1. Consider a simple saving problem (cake eating)
2. Explain Bellman problem without uncertainty
3. Explain Bellman problem with uncertainty
4. Solve simple consumption saving problem
5. Simulate transitory and permanent policies
6. Plot a fit using some simple distance, an indirect inference estimator

We consider here discrete choices over a set of alernatives. The utility of the agent is modeled as

# Cake eating

Imagine you a given a cake os size $$S$$, and you need to decide how much to eat everyday. How would you formulate the problem?

$\max_{c_t} \sum_{t=0}^\infty \beta^t u( c_t) \quad s.t. \quad \sum_{t=0}^\infty c_t \leq S$ One can write the Lagrangian of this problem and find:

$L = \sum_{t=0}^\infty \beta^t u( c_t) - \lambda \Big( \sum_{t=0}^\infty c_t - S \Big)$

This gives the following FOCs:

$\beta^t u'(c_t) = \lambda$

Consider a CRRA utility function $$u(c)=\frac{c^{1-\gamma}}{1-\gamma}$$ which gives $$u'(c)=c^{-\gamma}$$ and hence $\sum_{t=0}^\infty c_t = \sum_{t=0}^\infty \Big( \frac{\lambda}{\beta^t} \Big)^{-\frac{1}{\gamma} } = \frac{\lambda^{-\frac{1}{\gamma}}}{1-\beta^{1/\gamma-1}} =S$ hence we get that the consumption will be

$c_t = \Big( \frac{\lambda}{\beta^t} \Big)^{-\frac{1}{\gamma} } = (1-\beta^{1/\gamma-1})\beta^{t/\gamma}S$

As an exercise, one can plot this for different values of $$\beta$$ and $$\gamma$$.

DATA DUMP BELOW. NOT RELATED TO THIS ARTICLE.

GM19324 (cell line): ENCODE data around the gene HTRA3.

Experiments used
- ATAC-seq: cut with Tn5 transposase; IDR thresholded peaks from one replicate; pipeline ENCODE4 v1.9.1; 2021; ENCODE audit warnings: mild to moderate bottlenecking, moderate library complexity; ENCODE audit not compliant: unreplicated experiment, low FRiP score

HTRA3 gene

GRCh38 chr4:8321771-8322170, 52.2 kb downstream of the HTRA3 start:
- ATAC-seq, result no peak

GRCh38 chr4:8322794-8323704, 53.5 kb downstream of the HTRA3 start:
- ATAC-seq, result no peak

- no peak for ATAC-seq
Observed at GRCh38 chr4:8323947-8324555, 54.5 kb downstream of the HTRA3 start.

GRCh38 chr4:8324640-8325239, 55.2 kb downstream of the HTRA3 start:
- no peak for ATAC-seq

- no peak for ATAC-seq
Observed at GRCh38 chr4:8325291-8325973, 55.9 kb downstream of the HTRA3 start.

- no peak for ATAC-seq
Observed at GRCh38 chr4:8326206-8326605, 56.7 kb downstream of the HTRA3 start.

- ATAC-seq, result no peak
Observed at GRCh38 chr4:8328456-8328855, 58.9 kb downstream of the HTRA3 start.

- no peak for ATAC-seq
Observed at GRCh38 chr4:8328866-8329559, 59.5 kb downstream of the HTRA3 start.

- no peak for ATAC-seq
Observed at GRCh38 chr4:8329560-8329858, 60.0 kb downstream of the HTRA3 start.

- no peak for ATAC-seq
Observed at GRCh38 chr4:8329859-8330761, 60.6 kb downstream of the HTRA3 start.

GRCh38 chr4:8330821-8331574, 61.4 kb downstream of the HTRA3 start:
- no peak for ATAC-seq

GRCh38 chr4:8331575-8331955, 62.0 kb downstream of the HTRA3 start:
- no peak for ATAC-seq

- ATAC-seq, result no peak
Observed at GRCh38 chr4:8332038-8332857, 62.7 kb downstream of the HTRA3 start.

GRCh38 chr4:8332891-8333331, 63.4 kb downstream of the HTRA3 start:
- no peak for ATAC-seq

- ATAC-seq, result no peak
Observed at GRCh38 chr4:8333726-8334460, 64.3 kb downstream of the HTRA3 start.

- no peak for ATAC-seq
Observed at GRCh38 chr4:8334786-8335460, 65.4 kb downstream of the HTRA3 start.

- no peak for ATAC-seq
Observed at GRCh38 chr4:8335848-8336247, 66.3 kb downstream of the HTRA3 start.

library(data.table)
library(ggplot2)
set.seed(4325342)

## A recursive formulation

Let’s introduce $$V(S)$$ as the present value, the life time value of having a cake of size $$S$$ today and consuming optimally in the future.

$V(S) = \max_{c_t} \sum_{t=0}^\infty \beta^t u( c_t) \quad s.t. \quad \sum_{t=0}^\infty c_t \leq S$ A simple derivation establishes that:

$V(S) = \max_{c} u(c) + \beta V(S-c)$

# The bus engine problem

Imagine that we want to model the decision to replace the engine on in a fleet of buses. This is the premise of a seminal paper by John Rust Optimal Replacement of GMC Bus Engines: An Empirical Model of Harold Zurcher. Here is a simple version of it:

• the state is $$x_t$$, the mileage of the engine
• every period, the bus delivers profit as a function of $$x_t$$, call it $$p(x_t)$$
• the bus owner Mr Zurcher, can decide to replace the engine at cost $$C$$ in which case $$x_t$$ goes back to $$0$$
• the bus dies with probability a function of $$x_t$$ in which case the owner gets $$0$$
• the owner discounts at rate $$\beta$$
• every period, the bus accumulates a $$u$$ miles

Using our Bellman tool we can write the optimal decision for this problem recursively:

$V(x) = \max \{ p(x) + \lambda(x)\beta V(x+u) , -C + \beta V(0) \}$ We can see that this will have a threshold property. In practice the decision won’t be as clear as a simple threshold. We want to allow for some randomness. We then add a logit preference shock $$\xi$$ to the different between the two options. We then remember that we can transform the max into a log-sum-exp.

$V(x) = \log\Big( \exp \Big[p(x) + \lambda(x)\beta V(x+u)\Big] + \exp \Big[ -C + \beta V(0) \Big] \Big) + \gamma$

There is not hope to solve this problem in closed form. We tackle it numerically.

n      = 100 # number of grid point for V